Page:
Nov

1

 
 Last summer I gave talks to students about money and monetary history at Foundation for Economic Education, Independent Institute, and Economic Thinking seminars. I explained how the government had dramatically reduced the value of the dollar (students rarely guessed how Motel 6 got its name, for example). I played a fun YouTube clip from an Austin Powers movie where Dr. Evil, after hibernating through the high-inflation 1970s, returns to ransom the world for "a MILLION dollars".

But after giving these presentations a number of times, explaining how the gold standard maintained the value of the dollar, and arguing the benefits of commodity-based money, I started wondering if financial innovation had addressed some of the concerns of government paper money losing value.

Have most Americans already returned to a commodity-based system? People have bank and investment accounts containing money market funds, stocks, bonds, and other liquid assets. How much money do most people keep in paper currency on any given day? On payday, they receive a check or electronic payment that converts assets from the employer's portfolio (stocks, bonds, money market funds, gold) to cash–for a few hours or days–until the cash enters the employee's bank account, and is spent on goods and services, or allocated from checking, savings or money market accounts to various commodities or investments.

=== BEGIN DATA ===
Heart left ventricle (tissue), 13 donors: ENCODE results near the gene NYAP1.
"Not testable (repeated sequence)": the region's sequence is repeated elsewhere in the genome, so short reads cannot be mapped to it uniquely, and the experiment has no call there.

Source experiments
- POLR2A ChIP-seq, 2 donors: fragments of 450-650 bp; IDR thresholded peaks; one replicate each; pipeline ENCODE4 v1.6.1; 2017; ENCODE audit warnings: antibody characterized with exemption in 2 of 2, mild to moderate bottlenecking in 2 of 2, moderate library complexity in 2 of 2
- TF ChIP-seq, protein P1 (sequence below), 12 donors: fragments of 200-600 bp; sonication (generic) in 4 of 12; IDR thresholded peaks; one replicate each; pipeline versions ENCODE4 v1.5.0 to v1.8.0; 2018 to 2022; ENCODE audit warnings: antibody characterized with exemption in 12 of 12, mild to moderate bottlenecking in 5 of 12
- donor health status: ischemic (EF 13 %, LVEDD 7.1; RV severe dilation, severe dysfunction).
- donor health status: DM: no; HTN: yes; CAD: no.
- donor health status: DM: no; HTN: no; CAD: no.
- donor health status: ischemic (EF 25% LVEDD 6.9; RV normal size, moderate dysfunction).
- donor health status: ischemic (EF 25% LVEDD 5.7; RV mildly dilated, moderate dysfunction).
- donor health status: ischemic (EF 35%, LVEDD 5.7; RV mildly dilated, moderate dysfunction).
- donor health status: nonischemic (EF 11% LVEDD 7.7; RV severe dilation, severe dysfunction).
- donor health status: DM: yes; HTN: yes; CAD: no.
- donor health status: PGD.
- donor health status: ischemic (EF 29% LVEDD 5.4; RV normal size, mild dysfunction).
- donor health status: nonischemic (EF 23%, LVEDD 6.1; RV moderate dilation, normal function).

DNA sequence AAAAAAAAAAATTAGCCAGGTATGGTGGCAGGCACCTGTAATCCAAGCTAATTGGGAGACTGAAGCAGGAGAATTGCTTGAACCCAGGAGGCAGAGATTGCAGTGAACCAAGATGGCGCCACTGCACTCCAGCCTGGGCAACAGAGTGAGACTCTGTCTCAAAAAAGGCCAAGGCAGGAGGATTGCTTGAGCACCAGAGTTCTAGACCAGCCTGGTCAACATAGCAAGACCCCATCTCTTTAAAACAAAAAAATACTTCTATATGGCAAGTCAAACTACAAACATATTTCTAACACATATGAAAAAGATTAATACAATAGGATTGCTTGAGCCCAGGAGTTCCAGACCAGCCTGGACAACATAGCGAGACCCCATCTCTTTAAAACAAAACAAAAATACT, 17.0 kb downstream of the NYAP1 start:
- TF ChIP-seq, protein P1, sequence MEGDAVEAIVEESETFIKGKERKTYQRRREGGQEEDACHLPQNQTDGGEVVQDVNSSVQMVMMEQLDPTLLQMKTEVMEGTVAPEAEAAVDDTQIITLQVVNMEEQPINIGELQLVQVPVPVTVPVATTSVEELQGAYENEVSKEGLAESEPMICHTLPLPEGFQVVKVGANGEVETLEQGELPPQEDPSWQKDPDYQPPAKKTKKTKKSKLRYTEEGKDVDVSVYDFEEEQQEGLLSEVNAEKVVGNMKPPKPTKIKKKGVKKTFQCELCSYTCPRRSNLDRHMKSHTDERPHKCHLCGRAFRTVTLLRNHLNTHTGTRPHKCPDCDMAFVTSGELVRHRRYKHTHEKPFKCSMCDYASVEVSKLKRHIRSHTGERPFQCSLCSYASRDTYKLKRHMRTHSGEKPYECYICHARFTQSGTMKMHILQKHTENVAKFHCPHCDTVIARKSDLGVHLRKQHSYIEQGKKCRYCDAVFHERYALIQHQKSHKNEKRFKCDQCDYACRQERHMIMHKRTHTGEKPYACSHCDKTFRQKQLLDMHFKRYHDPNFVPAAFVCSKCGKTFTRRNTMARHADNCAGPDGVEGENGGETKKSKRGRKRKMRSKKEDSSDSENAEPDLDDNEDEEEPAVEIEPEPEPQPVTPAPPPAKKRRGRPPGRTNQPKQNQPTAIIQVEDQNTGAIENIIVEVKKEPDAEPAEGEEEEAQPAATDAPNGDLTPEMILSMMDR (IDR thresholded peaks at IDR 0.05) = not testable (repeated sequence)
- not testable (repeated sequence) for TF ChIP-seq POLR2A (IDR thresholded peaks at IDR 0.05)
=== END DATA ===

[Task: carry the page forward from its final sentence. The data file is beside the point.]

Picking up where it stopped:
So much of the physical world has been sliced up into paper (or computer bits) representing tiny slices of every imaginable asset. Most can be converted back and forth, to and from cash, quickly by tapping keys on a home laptop, and exchanged for goods on Amazon–goods that may arrive just a few hours after the transaction is processed.

The commodity exchange system is based on trust. Sellers trust buyers, and buyers trust sellers and intermediaries like Amazon, Visa, and American Express. People may not trust the government and the Federal Reserve, but as people convert their assets to money for purchases, their wealth is exposed as fiat currency for only a few days, hours, or just minutes, on its way to be exchanged for goods or services purchased.

Technologies allow most people protection from paper money uncertainties. Inflation raises the value of their assets as it raises the prices of the goods and services they purchase.


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2 Comments so far

  1. LB on November 1, 2011 6:33 pm

    How does one define “value”? Shouldn’t fiat money represent or be tied to something of value?

    Another way to consider the question might be by attempting to define the common denominator for all valuable goods and services.

    Do you think that ideally, fiat money should exist to facilitate liquidity in a system that is effectively some sort of (valuable goods/assets/services) barter system?

  2. Ed on November 2, 2011 11:22 am

    The credit based monetary system is the perennial cancer of capitalism. It would have been banned long ago if it was not such an able and unseen mechanism for transferring wealth from the many to the few.

    100% commodity money would directly link savings, consumption and investment and end the credit bubble/deflation madness.

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